Will California Reject This Controversial Natural Gas Plant?

California’s growing energy needs and aging power infrastructure have utilities considering new power generation plants — but at least one may be rejected for environmental reasons. NRG’s Puente Power Project, a new natural gas plant located near Oxnard, California, looks like it’s on track for a permit denial from the California Energy Commission.

The state of California has a lengthy reputation as an environmental leader heavily committed to protecting natural resources. While the aging electrical grid is cause for serious concern, it also represents a tremendous opportunity: The state has a chance to make carefully calculated decisions about which new energy projects to approve. And the Puente Power Project, dubbed “P3″ by NRG, represents an interesting test case.

Gas plants don’t generally reflect what California views as the future of energy, though the Puente Power Project could be built quickly and affordably, relying on known technology with a well-documented history. A committee within the commission, however, felt that the permit application to construct the plant should be denied on the grounds that renewable alternatives weren’t fully explored.

The commission also determined that the plant would create “unmitigable significant environmental effects,” referencing the fact that natural gas isn’t clean — although it might be cleaner than coal. Even with promises of a LEED-certified facility and  environmental offsets, the plant would have created a net negative in a state where many cities are pushing heavily to achieve carbon neutral status.

In addition, committee members also think the plant may violate laws, ordinances and regulations. Given the incredible labyrinth of energy regulation in California, it’s challenging to get a new power project established even when state and local officials are enthusiastic about it.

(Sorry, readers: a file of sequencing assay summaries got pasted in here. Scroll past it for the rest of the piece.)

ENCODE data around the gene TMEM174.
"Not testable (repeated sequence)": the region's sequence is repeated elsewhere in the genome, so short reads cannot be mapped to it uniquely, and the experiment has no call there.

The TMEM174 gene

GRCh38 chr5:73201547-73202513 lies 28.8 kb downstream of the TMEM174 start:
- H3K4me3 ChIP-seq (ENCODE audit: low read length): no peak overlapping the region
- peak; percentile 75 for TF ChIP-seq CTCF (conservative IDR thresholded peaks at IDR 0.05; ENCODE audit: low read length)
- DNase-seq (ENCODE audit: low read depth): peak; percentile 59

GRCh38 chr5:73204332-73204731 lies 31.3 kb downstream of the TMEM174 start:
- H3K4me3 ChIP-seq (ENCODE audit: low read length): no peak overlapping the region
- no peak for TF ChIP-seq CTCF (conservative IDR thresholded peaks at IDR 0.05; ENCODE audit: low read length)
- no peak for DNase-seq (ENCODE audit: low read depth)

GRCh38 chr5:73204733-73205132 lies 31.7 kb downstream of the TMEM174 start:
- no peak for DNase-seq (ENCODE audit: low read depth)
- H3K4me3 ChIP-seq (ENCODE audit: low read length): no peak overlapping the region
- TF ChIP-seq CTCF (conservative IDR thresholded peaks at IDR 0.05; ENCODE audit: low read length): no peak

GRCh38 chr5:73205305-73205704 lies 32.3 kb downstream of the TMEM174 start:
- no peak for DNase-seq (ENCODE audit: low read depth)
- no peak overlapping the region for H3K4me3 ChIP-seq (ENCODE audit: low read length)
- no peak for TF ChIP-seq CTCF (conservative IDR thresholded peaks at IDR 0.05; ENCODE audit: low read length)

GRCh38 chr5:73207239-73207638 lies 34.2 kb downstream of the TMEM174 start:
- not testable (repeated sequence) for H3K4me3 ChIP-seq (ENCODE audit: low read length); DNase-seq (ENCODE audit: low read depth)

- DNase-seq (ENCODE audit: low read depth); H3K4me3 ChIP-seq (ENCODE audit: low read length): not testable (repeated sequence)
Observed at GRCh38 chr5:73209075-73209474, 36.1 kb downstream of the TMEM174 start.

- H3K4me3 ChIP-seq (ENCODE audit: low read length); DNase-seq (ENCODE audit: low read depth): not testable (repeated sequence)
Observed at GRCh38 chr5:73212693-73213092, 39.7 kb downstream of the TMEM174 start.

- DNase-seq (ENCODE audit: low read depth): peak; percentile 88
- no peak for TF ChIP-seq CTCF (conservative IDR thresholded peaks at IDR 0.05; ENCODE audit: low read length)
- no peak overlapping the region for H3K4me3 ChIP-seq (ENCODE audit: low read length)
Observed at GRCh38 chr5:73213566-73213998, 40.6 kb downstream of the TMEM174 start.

But this isn’t a done deal: The letter issued by the Puente Power Project AFC Committee simply noted that it would recommend denying a permit application, and there are more steps involved in the process.

Things certainly don’t look good for the future of this plant as currently presented. And one reason the committee members took the step of releasing the letter was to inform members of the public and other stakeholders about the status of the project.

The Sierra Club, one of several vocal opponents to the plant, noted that the location contributed to a legacy of environmental racism in California, and would add to a burden of pollution already produced by regional power plants. The organization also expressed concerns that the plant would deprive low-income communities of access to clean energy.

NRG says it’s “disappointed” by the news that the Puente Power Project may not pass –  they were counting on it to replace two older plants that need to be retired. But the company may find a silver lining: If the plant fails, it could represent an opportunity to start thinking about a renewable project in a state that would likely be very receptive to this sort of development.

Photo credit: dirtsailor2003


Debbi Wood
Debbi Wood7 days ago

I sincerely hope the plans for an Oxnard plant are rejected. IF a plant is built, it should NOT be located in a residential area. MG, what moron thought that was safe and or practical? There are plenty of open spaces that would not endanger the general population.

Muff-Anne York-Haley


Winn A
Winn A7 days ago


One Heart i
One Heart i7 days ago


Margie F
Margie FOURIE8 days ago


S J8 days ago

I hope CA wil do it soon. Thank you

Cruel J
Cruel J8 days ago

I hope so.

Carole R
Carole R8 days ago


Anne M
Anne Moran8 days ago

Get Jerry Brown in there,, he’ll get er’ done...

Sherry K
Sherry Kohn8 days ago